Yin Yoga Helps Writer Find Her Inner Chill and Lose Her Voice-- but only Momentarily
For a writer, it's hard to turn off that inner narrator. Despite her best efforts to keep that narrative going, Abby Badach managed to turn it off and relax with some Yin yoga. But thankfully she turned it back on and wrote this column.
If I'm unable to give an accurate assessment of the yin yoga class it's only because I entered into it fully. Yin yoga, you see, hinges on a person's need to seek a cooling inner stillness and eliminate that running "inner monologue" that narrates the day.
Our instructor, Susan Black, phrased it this way: "Release your story."
At first, I was skeptical. Release my story? My story!? I'm a writer, for goodness sake; if I release my story, I'm out of a paycheck – and, perhaps, a job. Like many neurotic columnists, I have a constant track of inner color commentary to ensure my wit is frequently honed and ready to strike if need be. I couldn't dare shut that off.
My control-freak tendencies were just one head of the hydra hissing at me to go through the motions of this Yin stuff, while I secretly yearned for a class of down dog and cobra pose and other familiar asanas.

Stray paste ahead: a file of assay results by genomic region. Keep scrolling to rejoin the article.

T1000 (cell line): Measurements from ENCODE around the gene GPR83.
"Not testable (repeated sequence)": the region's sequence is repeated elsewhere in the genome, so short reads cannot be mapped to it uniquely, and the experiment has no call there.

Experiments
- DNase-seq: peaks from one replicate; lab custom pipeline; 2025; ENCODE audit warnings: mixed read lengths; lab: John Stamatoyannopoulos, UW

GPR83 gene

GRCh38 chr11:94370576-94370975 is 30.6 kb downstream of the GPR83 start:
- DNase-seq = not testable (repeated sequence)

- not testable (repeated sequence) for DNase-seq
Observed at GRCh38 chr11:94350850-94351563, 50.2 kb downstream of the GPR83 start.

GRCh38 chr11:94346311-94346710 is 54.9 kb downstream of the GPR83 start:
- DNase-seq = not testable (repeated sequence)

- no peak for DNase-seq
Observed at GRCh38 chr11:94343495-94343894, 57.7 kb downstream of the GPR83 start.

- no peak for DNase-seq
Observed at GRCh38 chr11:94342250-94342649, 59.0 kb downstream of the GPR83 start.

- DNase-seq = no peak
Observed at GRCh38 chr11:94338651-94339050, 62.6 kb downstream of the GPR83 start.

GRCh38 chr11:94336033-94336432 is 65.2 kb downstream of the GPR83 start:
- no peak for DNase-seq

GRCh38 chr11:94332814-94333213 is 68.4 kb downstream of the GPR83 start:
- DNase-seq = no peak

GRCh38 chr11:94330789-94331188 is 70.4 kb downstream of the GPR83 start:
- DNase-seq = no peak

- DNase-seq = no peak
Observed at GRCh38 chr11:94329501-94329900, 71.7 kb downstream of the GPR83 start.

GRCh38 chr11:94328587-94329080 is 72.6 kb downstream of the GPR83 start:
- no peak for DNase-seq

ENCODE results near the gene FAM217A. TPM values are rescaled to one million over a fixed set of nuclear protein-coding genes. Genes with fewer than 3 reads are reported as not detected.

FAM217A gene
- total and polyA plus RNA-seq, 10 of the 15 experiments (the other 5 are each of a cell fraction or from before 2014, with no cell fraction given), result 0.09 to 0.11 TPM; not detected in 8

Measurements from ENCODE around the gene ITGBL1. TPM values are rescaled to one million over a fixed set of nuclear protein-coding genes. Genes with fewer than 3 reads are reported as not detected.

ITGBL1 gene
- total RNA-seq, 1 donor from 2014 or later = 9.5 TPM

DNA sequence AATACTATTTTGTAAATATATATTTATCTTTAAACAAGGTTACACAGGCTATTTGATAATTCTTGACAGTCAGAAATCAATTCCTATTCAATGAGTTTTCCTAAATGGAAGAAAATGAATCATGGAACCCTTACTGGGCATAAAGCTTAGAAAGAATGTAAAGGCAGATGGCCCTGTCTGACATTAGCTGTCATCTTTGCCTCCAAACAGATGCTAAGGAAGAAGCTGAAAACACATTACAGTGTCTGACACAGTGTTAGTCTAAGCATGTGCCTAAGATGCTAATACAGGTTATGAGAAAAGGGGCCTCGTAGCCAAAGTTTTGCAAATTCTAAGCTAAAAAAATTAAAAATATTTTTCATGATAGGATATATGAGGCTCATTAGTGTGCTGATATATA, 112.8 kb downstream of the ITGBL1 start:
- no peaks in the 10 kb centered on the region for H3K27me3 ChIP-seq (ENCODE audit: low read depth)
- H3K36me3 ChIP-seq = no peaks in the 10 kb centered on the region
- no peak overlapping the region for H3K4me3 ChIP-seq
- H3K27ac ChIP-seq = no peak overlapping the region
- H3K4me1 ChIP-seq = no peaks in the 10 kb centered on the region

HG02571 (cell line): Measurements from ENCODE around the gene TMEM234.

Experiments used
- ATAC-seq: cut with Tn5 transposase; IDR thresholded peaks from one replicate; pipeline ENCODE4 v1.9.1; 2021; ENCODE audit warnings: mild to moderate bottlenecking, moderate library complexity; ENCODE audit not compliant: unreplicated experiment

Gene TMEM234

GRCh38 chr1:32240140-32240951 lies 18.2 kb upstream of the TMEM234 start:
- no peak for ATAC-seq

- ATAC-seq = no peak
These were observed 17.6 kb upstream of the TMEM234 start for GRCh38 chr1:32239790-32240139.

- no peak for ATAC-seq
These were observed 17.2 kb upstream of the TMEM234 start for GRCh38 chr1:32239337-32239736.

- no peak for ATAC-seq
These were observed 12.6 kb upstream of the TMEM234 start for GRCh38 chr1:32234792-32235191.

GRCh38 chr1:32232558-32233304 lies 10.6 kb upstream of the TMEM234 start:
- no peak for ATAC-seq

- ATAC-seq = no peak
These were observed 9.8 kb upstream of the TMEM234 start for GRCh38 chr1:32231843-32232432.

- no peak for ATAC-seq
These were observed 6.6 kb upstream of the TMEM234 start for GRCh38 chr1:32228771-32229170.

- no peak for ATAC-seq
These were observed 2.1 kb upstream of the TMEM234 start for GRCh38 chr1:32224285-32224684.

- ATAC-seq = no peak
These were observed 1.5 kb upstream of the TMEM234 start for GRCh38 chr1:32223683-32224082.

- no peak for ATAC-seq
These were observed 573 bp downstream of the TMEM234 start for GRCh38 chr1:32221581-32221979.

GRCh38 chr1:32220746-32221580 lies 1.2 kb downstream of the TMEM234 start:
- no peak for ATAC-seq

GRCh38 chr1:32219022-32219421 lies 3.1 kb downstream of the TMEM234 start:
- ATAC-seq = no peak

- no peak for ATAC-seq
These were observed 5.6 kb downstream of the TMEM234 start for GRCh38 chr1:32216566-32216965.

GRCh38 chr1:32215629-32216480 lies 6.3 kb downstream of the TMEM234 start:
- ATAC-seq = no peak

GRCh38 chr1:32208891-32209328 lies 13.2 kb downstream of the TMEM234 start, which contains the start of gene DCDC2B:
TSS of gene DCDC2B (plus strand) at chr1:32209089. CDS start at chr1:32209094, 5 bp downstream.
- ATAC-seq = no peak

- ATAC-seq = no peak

But then we chanted "Om." I laid back, closed my eyes and let myself sink into my mat.
I decided to see how it would feel to give myself permission to be quiet – to be truly still.
And I loved it.
I attended the Yin Yoga class on a sunny Friday in May at Erie's newest yoga studio, Art of Yoga, 10 E. Fifth St. (on the second floor of the Erie Art Museum). The biggest draw, for a recent college graduate, was that it was free. That's right – free yoga classes on Friday, every Friday, from 4 to 5 p.m. and 5:30 to 6:30 p.m.
"It's a way for our instructors to give back to the community," Black explained during class. "They really love yoga and want to share it with as many people as possible." She encouraged folks – about 15 people who attended this class – to attend as many Free Fridays as they wished.